Foundation official says ‘nothing at all sinister’ about removal of Smyth statue at Maryville

Citing necessary repairs, a group started by the Rev. John P. Smyth says a statue of the late priest was removed from Maryville Academy in Des Plaines, denying an Archdiocese of Chicago claim that it was taken without authority.

SHARE Foundation official says ‘nothing at all sinister’ about removal of Smyth statue at Maryville
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Citing necessary repairs, an official for a charitable foundation started by the Rev. John P. Smyth says the organization removed this statue of the late priest that honored his work with children at Maryville Academy in Des Plaines. The Archdiocese of Chicago says the statue was removed without permission.

Daily Herald File Photo, 1996

Citing necessary repairs, an official for a charitable foundation started by the Rev. John P. Smyth says the organization removed a statue of the late priest from Maryville Academy in Des Plaines and they deny Archdiocese of Chicago claims it was taken without authority.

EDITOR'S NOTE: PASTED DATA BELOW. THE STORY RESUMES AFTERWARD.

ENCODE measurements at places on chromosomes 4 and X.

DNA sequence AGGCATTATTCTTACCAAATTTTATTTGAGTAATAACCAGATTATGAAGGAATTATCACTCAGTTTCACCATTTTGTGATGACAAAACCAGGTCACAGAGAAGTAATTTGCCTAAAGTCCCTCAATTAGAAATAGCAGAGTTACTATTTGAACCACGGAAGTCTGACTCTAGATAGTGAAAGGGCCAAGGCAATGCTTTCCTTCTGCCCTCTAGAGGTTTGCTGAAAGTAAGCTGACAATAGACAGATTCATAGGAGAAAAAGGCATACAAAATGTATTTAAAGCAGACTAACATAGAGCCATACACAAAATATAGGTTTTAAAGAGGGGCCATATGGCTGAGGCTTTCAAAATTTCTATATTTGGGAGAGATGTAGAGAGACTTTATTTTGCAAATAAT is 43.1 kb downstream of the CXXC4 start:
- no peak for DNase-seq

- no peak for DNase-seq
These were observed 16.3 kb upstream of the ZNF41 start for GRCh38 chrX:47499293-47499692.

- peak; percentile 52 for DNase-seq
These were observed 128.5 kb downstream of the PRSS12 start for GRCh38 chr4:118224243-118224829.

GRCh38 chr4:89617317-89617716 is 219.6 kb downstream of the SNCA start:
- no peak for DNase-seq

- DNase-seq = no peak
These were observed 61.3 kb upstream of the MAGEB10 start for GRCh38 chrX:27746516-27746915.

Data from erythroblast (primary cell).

Smyth, Maryville’s longtime leader, died in April at age 84, just as claims surfaced that he molested two teenage boys while they lived on the campus in 2002-03. The Illinois Department of Children and Family Services in June deemed the accusations unfounded, and Smyth’s attorney strongly denies the allegations.

Called “Standing Tall,” the bronze statue was dedicated June 29, 1996, to honor Smyth’s work at Maryville. The statue, featuring Smyth with his arms outstretched to a child soaring above him, was installed in the middle of a circular entrance off Central Road to what now is the Shrine of Our Lady of Guadalupe’s side of the sprawling archdiocese property.

Archdiocese officials say they want the statue returned, contending that it was removed without permission by the Standing Tall Charitable Foundation that Smyth launched in 2005.

But Frank DiFranco, a Standing Tall board member and Smyth’s lawyer, said a company was hired to remove the statue a few months ago for refurbishing, which was “nothing at all sinister.” He said mourners at the priest’s funeral noticed the statue appeared deteriorated and a benefactor offered to have it repaired.

For more on this story, read the Daily Herald.

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